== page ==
Fly­ing vis­its

An art tour of Arn­hem Land be­comes a voy­age of learn­ing and un­der­stand­ing, writes Caro­line Baum

The Weekend Australian - Travel - - Front Page -

BANK­ING over the red earth tracks through the scrub of Arn­hem Land on the fringes of a de­serted coast­line, our plane comes in to land be­yond the man­groves. A sign reads: Wel­come to Cape Don In­ter­na­tional Air­port. But there’s no ter­mi­nal and the run­way is only long enough for our twin-en­gine light air­craft.

The wel­come for our party of seven weary trav­ellers, tour guide and pilot is im­pres­sive. Staff from Cape Don Fish­ing Lodge come out in force to meet us armed with cold drinks, cool­ing face tow­els and in­sect re­pel­lent to com­bat ag­gres­sive sand­flies.

It’s day three of a unique out­back art tour; it’s about as far re­moved from any con­ven­tional no­tion of cul­tural tourism as it gets. Five days, 10 arts cen­tres, cross­ing the Ti­mor and Ara­fura seas and the Gulf of Car­pen­taria. When you’re in a light plane, you hes­i­tate to call it a crash course, but it’s cer­tainly an in­ten­sive in­duc­tion.

Thir­teen years ago, He­len Read con­ceived Didgeri Air Art Tours as a way of in­tro­duc­ing trav­ellers to in­dige­nous art through di­rect con­tact with com­mu­ni­ties and their artists. To­day she or­gan­ises five trips a year, each for a max­i­mum of nine peo­ple, to the Kim­ber­ley, the cen­tral and west­ern deserts, Arn­hem Land and the Tiwi Is­lands.

The price tag is steep, at $7850 for five days, start­ing from Alice Springs or Dar­win, but at­tracts a loyal clien­tele who of­ten book a sec­ond trip (NSW Gov­er­nor Marie Bashir has been on sev­eral Didgeri jour­neys).

In­evitably, Didgeri’s clien­tele in­cludes private col­lec­tors keen to buy work at the source. Five of my com­pan­ions are re­peat cus­tomers ex­pand­ing their col­lec­tions; they dis­play a well-in­formed aware­ness of artists’ styles and progress through ex­hi­bi­tion and awards. But there is ab­so­lutely no pres­sure to buy. Read is more than happy if her clients just look and learn.

A pe­tite, Bri­tish-born nurse, Read worked in Africa and gained a pilot’s li­cence be­fore re­lo­cat­ing to Aus­tralia. She worked as a mid­wife with the Pin­tupi peo­ple, and she has the steely de­ter­mi­na­tion of those for­mi­da­ble 19th-cen­tury Bri­tish fe­male ex­plor­ers such as Mary Kings­ley, who fought off croc­o­diles in West Africa and fell into jun­gle traps pro­tected only by the thick­ness of a wool skirt and vo­lu­mi­nous pet­ti­coats.

Ef­fi­cient, prac­ti­cal and pas­sion­ate, Read never seems to wilt in the heat. (She is not fly­ing the plane her­self only be­cause she’s re­cov­er­ing from a bout of chronic fa­tigue, though you would never guess it from her un­flag­ging stamina.) She car­ries enough sup­plies to feed an army, pre­par­ing morn­ing and af­ter­noon tea laid out on a proper table­cloth, no mat­ter where we are. Her li­brary of books, ar­ti­cles and cat­a­logues makes fly­ing time use­ful for back­ground re­search.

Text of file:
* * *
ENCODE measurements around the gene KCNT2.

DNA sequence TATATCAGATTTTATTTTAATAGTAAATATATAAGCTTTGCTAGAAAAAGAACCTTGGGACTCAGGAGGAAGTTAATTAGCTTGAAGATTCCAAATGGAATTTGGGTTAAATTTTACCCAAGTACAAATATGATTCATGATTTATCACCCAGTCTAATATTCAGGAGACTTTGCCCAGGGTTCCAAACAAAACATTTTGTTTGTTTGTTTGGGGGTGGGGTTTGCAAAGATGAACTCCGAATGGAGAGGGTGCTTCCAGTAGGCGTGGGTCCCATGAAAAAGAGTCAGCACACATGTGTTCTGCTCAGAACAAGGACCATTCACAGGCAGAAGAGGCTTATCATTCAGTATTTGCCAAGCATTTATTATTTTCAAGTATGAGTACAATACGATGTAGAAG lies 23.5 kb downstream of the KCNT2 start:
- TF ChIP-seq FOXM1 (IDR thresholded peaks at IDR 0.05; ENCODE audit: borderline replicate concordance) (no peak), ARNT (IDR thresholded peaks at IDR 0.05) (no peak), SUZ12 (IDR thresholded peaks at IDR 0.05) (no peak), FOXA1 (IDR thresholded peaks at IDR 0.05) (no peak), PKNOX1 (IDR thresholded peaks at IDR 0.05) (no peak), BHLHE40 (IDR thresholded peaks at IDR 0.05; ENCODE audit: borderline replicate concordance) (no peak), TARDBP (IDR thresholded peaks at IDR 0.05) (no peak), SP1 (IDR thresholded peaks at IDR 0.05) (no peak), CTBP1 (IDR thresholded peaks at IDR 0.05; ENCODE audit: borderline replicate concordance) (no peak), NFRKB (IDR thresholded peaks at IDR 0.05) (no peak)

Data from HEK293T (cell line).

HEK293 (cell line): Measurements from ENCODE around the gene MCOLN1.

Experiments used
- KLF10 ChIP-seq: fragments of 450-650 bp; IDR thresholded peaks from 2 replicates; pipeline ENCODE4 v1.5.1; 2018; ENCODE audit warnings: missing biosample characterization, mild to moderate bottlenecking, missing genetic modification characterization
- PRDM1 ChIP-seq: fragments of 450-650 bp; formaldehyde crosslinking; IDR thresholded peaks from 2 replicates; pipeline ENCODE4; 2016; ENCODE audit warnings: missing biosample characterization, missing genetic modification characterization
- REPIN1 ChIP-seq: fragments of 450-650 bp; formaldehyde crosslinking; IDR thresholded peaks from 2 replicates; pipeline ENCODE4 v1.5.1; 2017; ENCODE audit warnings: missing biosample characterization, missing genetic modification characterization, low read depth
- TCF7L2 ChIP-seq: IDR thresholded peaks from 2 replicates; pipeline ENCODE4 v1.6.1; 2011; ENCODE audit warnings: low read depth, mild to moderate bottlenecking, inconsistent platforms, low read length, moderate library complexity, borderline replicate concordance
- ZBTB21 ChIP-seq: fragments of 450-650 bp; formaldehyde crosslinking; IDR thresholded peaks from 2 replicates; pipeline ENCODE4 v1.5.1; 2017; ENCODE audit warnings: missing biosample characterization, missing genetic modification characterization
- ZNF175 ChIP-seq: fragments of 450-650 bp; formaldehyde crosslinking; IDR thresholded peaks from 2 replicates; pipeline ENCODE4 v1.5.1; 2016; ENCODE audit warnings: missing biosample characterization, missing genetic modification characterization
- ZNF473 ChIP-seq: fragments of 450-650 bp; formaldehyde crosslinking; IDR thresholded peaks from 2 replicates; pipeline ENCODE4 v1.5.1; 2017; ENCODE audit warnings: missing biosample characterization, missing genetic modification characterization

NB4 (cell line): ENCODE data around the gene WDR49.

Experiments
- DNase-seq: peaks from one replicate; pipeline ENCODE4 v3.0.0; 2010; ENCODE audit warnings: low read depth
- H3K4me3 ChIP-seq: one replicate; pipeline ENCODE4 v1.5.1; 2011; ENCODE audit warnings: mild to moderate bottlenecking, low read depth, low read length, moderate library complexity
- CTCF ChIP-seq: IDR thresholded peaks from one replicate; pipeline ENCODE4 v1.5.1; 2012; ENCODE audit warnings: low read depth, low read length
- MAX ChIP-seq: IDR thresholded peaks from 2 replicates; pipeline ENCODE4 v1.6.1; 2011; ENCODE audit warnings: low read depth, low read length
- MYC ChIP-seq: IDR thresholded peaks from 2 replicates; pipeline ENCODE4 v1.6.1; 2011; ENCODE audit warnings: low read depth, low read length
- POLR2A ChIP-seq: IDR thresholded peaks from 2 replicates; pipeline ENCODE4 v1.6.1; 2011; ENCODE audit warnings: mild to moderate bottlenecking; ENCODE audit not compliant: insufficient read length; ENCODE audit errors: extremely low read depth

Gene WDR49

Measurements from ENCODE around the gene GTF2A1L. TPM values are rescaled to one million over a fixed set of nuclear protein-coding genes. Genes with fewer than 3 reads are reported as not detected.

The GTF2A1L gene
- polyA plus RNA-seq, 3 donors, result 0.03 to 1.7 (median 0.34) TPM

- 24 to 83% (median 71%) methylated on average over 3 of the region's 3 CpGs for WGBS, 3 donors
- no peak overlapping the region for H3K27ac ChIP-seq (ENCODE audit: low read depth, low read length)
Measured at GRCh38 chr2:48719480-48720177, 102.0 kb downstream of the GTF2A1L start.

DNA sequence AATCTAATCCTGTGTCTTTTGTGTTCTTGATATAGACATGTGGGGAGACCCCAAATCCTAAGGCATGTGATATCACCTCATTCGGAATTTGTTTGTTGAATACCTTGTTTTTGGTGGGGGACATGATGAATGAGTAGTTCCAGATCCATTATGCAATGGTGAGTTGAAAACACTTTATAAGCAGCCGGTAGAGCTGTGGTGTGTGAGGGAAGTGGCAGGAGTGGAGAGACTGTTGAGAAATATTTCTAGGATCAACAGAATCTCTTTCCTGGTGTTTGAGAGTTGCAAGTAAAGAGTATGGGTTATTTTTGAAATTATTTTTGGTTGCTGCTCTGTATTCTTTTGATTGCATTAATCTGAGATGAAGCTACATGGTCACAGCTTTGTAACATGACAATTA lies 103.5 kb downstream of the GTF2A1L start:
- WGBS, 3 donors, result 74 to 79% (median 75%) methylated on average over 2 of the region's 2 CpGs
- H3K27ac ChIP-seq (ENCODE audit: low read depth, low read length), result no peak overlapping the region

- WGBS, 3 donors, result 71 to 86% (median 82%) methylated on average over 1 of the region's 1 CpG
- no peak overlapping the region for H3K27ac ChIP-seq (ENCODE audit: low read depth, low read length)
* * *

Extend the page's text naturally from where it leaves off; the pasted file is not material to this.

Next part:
When no one else’s mo­bile phone works, she man­ages to call ahead to our des­ti­na­tion, en­sur­ing that we are met ev­ery­where punc­tu­ally; she briefs us on ar­rival, re­mind­ing us of where we have just landed and which tribal group we will meet. She is greeted in the com­mu­ni­ties with warmth and re­spect, a trusted in­ter­me­di­ary be­tween two worlds of­ten es­tranged from each other, each be­wil­dered by the other’s lan­guage, cus­toms and laws.

The cul­tural dis­con­nect is never more ev­i­dent than now. Read treads es­pe­cially gen­tly, re­mind­ing us of pro­to­cols and sen­si­tiv­i­ties like a sea­soned diplo­mat: it is po­lite, she tells us, to shake hands limply and look away when meet­ing in­dige­nous peo­ple, who are not used to a firm hand­shake and find di­rect eye con­tact threat­en­ing. We prac­tise in the plane.

The mood in the com­mu­ni­ties is dark, anx­ious and fear­ful as they wait and see what ef­fect the latest gov­ern­ment pol­icy will have. On the is­land of Milingimbi, where we ar­rive at the same time as the first troops over­see­ing the fed­eral Gov­ern­ment’s in­ter­ven­tion in North­ern Ter­ri­tory in­dige­nous com­mu­ni­ties, the arts cen­tre co-or­di­na­tor has taped a sign to the door telling them they are not wel­come.

Even with­out the present sit­u­a­tion, the Didgeri ex­pe­ri­ence is in­tense, con­fronting and at times emo­tion­ally over­whelm­ing. And while it is filled with un­ex­pected mo­ments of real con­nec­tion, it is def­i­nitely not for the faint-hearted or those who pre­fer their en­coun­ters to be co­cooned in a bub­ble of lux­ury.

Ac­com­mo­da­tion is un­pre­dictable: on Melville Is­land, we stay in small fi­bro rooms where the sheets badly need re­plac­ing and we share a shabby ablu­tions block. At Cape Don we have vast rooms and high comfy beds. Food is ba­sic, de­spite Read’s best ef­forts. The lo­gis­tics of cater­ing here are dif­fi­cult, given how lit­tle fresh pro­duce is avail­able, though we are treated to sweet moist mud crab and melt­ingly good just-caught fish in some places.

In oth­ers, we live on Tim Tams, sud­denly acutely aware of in­dige­nous com­mu­ni­ties suf­fer­ing from mal­nu­tri­tion. At Nhu­lum­buy on the Gove Penin­sula, a let­tuce costs $7.

Our itin­er­ary is tightly packed but is flexible enough to leave room for the un­ex­pected. On El­cho Is­land, af­ter a talk at the Gali­winku arts cen­tre, we are spon­ta­neously taken to a sa­cred place and shown the Tree of Knowl­edge by charis­matic artist Peter Datjin Bu­rar­rwanga. There he shares sto­ries with us that even the lo­cal arts co-or­di­na­tor has never heard and dances a few cer­e­mo­nial steps in the sand to il­lus­trate his point.

On the way, Bu­rar­rwanga stops at his brother’s grave and the rem­nants of a burial me­mo­rial, now a charred ed­i­fice of mourn­ing and farewell. Then, in a haunt­ing mo­ment of private rit­ual, we glimpse a cir­cle of men sit­ting play­ing clap­sticks as the pre­am­ble to an­other

funeral rite. Noth­ing has been staged for our ben­e­fit, and the naked, un­var­nished au­then­tic­ity of grief and loss pro­duces a mo­ment of shared emo­tion that makes ev­ery­one quiet. The en­counter be­comes a high wa­ter­mark of un­der­stand­ing, but it is not the only one.